The Hi gh Court rules today on whether a journalist's partner held for nine hours at Heathrow under anti-terror laws was, or was not, unlawfully detained.
Brazilian David Miranda lives with Guardian writer Glenn Greenwald, who exposed secret information on US surveillance leaked by whistle-blower Edward Snowden.
On Sunday August 18 last year Mr Miranda, 28, was in transit from Germany to Brazil when he was stopped at the airport, detained, questioned and searched by police under Schedule 7 of the Terrorism Act 2000.
Mr Miranda had nine items, including his laptop, mobile phone, memory cards and DVDs, taken from him while detained.
His lawyers challenged the legality of the use of counter-terrorism powers at a two-day hearing in London before Lord Justice Laws, Mr Justice Ouseley and Mr Justice Openshaw. Today the judges give their ruling.
A coalition of 10 media and free speech organisations intervened in the case to express their concerns about the use of anti-terror powers against journalists.
Matthew Ryder QC, for Mr Miranda, told the judges: "This claim is about the use of counter-terrorism powers, that can only be used at ports and airports, to seize journalistic material."
He argued that, in Mr Miranda's case, the powers were exercised improperly.
The "dominant purpose" of the examining officers was not to determine whether he was a person involved in the commission, instigation or preparation of acts of terrorism, but to "assist the Security Service in accessing material in the claimant's possession".
It was also a "disproportionate interference with his right to freedom of expression".
Mr Ryder said the background to the legal action taken by Mr Miranda concerned material obtained by former US National Security Agency (NSA) contractor Mr Snowden.
Articles based on some of the Snowden material had been published by the Guardian and other highly-respected news publications, and one of the leading figures in writing those articles was Mr Greenwald.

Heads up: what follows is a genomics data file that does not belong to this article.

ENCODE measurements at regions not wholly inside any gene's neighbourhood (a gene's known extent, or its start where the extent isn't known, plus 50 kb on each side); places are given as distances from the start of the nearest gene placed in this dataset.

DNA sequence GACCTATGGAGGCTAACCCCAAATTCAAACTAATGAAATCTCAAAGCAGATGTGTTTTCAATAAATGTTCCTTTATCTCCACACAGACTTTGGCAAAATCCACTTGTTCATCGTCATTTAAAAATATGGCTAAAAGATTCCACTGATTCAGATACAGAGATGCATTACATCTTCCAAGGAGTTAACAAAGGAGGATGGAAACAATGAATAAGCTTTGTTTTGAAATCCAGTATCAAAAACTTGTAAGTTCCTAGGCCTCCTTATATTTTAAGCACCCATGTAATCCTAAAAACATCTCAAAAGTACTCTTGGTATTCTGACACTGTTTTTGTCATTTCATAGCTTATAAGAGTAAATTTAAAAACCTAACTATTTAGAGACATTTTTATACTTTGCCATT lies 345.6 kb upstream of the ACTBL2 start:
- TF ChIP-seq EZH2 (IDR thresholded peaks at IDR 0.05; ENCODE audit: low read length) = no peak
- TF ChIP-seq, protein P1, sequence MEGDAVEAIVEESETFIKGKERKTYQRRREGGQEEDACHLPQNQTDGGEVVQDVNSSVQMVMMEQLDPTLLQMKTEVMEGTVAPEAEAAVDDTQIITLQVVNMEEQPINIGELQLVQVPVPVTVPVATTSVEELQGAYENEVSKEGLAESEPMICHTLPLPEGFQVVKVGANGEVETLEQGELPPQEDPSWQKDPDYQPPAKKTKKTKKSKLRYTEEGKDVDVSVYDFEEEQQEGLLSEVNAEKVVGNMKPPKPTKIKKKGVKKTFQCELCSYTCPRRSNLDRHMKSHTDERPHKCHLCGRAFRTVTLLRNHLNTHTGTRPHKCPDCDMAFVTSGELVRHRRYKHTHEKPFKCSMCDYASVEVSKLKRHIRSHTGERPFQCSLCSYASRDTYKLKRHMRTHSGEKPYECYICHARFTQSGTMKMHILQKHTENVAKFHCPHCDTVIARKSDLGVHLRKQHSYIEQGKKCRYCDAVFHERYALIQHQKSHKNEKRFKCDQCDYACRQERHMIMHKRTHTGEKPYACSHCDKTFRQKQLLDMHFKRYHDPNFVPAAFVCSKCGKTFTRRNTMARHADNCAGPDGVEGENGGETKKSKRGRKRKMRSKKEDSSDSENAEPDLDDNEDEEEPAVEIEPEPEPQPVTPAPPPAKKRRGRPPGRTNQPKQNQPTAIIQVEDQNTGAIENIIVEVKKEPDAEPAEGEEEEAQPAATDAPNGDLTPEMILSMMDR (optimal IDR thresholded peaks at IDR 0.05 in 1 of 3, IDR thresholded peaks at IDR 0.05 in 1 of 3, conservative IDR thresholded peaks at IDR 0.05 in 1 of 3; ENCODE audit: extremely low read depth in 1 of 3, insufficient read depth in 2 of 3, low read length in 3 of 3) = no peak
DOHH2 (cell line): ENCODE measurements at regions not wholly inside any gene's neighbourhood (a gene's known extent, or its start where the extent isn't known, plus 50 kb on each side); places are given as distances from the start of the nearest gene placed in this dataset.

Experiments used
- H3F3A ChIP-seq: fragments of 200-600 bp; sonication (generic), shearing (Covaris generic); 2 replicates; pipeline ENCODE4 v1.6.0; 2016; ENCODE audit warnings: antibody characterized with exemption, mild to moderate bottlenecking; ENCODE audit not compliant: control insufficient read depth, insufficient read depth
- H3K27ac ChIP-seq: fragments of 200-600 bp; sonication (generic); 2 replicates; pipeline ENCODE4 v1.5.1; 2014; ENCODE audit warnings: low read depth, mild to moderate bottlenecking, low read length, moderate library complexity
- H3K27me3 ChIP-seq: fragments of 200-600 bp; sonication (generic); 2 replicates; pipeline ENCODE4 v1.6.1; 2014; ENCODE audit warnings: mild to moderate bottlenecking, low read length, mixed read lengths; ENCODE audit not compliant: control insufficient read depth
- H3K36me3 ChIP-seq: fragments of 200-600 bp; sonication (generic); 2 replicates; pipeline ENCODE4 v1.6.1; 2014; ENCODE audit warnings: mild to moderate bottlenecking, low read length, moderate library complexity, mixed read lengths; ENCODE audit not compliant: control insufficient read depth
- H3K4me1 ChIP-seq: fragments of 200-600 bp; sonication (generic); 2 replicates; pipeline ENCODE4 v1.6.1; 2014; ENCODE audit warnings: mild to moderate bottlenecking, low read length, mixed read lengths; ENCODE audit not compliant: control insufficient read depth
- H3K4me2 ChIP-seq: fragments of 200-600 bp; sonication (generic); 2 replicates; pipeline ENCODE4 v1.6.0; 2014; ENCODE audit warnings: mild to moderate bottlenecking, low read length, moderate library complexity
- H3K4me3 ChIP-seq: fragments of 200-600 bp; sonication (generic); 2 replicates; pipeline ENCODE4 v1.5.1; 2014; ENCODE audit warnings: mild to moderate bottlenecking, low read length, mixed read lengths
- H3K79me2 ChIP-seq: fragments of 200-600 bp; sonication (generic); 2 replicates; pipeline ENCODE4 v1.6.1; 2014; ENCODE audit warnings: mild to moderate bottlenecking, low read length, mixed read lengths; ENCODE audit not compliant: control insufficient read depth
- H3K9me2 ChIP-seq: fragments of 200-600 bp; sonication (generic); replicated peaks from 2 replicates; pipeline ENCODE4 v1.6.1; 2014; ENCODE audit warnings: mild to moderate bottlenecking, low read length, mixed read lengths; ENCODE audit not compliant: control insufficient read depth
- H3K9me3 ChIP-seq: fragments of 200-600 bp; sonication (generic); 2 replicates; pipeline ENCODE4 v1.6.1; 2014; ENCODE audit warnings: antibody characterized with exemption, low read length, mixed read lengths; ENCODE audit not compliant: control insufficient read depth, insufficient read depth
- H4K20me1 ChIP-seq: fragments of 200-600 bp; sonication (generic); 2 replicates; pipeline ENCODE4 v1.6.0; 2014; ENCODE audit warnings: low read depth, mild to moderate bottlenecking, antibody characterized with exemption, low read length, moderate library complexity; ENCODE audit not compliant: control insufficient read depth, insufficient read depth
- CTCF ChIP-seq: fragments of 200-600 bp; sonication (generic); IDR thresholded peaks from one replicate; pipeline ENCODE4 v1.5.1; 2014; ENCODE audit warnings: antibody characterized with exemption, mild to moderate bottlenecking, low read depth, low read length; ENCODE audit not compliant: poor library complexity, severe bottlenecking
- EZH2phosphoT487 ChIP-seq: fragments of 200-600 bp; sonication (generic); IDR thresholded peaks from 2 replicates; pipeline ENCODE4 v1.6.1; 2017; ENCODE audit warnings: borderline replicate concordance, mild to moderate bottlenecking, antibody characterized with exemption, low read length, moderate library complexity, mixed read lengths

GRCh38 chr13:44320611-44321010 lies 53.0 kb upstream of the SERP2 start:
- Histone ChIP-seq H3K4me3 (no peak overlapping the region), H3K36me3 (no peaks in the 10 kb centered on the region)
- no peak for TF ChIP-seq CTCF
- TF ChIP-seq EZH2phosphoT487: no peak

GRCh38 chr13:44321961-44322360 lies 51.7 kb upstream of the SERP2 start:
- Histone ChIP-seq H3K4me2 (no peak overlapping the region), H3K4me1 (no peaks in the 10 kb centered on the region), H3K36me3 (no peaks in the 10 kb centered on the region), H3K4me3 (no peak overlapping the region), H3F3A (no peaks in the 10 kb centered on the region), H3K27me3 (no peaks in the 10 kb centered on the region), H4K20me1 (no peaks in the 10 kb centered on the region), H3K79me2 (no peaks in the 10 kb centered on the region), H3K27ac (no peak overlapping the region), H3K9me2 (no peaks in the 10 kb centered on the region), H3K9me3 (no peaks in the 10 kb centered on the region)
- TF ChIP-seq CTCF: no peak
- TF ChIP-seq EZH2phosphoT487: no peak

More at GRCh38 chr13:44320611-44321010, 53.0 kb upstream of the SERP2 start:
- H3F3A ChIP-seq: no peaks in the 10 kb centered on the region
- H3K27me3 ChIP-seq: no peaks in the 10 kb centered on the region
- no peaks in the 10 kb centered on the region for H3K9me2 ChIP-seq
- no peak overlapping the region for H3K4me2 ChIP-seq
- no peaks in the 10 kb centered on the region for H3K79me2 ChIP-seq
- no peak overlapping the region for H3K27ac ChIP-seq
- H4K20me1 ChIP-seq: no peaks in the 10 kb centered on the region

The QC said articles based on the material "have resulted in global interest" at the highest level and had started an international debate.
He told the court that at the relevant time Mr Greenwald was working for the Guardian and Mr Miranda was "assisting Mr Greenwald's journalistic work".
High Court judges have already ruled that the material seized from him could only be examined for national security purposes and the protection of the public, and no other.
The judicial review action is being contested by the Home Secretary and the Metropolitan Police.
Mr Ryder said: "The exceptional nature of this case insofar as it involves the use of Schedule 7 powers to obtain highly controversial journalistic material, should not be underestimated."
The use of the power to take journalistic material from Mr Miranda "appears to be unprecedented".
The QC argued that use of Schedule 7 measures against him was "not proportionate and in breach of his right to freedom of expression".
Steven Kovats QC emphasised on behalf of the Home Secretary that "disclosure of all the material stolen by Mr Snowden would be gravely damaging to the national security of the United Kingdom" and that "such disclosure would endanger lives".
The Home Secretary "pursuant to her duty to protect national security, had a duty to act against that risk".
Mr Kovats argued that her national security duty to establish the nature of Mr Miranda's activity was "consistent" with use by the police of Schedule 7.
If publication of material obtained by Mr Snowden was capable of being an act of terrorism - and the Home Secretary "submits that it is" - then "seeking to establish the nature of the claimant's activity" was both meeting the Home Secretary's national security duty and discharging the police's Schedule 7 function "of seeking to determine whether the claimant was or appeared to be a person who was or had been concerned in the commission, preparation or instigation of acts of terrorism".